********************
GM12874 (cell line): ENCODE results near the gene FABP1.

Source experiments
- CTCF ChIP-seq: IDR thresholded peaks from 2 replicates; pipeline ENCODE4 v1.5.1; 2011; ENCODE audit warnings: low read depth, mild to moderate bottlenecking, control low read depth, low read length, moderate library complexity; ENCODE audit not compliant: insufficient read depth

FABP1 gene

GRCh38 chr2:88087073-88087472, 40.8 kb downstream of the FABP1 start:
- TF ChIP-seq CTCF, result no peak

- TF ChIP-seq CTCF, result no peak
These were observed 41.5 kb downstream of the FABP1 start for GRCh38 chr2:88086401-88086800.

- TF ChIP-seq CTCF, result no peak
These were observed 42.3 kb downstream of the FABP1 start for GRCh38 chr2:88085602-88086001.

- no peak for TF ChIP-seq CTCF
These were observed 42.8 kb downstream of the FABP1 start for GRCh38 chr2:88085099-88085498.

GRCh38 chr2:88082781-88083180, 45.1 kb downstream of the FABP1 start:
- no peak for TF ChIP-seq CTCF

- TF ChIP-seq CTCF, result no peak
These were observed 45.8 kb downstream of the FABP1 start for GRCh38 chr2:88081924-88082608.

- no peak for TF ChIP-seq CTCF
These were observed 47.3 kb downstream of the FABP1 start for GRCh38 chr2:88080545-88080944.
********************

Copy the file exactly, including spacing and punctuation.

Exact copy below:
GM12874 (cell line): ENCODE results near the gene FABP1.

Source experiments
- CTCF ChIP-seq: IDR thresholded peaks from 2 replicates; pipeline ENCODE4 v1.5.1; 2011; ENCODE audit warnings: low read depth, mild to moderate bottlenecking, control low read depth, low read length, moderate library complexity; ENCODE audit not compliant: insufficient read depth

FABP1 gene

GRCh38 chr2:88087073-88087472, 40.8 kb downstream of the FABP1 start:
- TF ChIP-seq CTCF, result no peak

- TF ChIP-seq CTCF, result no peak
These were observed 41.5 kb downstream of the FABP1 start for GRCh38 chr2:88086401-88086800.

- TF ChIP-seq CTCF, result no peak
These were observed 42.3 kb downstream of the FABP1 start for GRCh38 chr2:88085602-88086001.

- no peak for TF ChIP-seq CTCF
These were observed 42.8 kb downstream of the FABP1 start for GRCh38 chr2:88085099-88085498.

GRCh38 chr2:88082781-88083180, 45.1 kb downstream of the FABP1 start:
- no peak for TF ChIP-seq CTCF

- TF ChIP-seq CTCF, result no peak
These were observed 45.8 kb downstream of the FABP1 start for GRCh38 chr2:88081924-88082608.

- no peak for TF ChIP-seq CTCF
These were observed 47.3 kb downstream of the FABP1 start for GRCh38 chr2:88080545-88080944.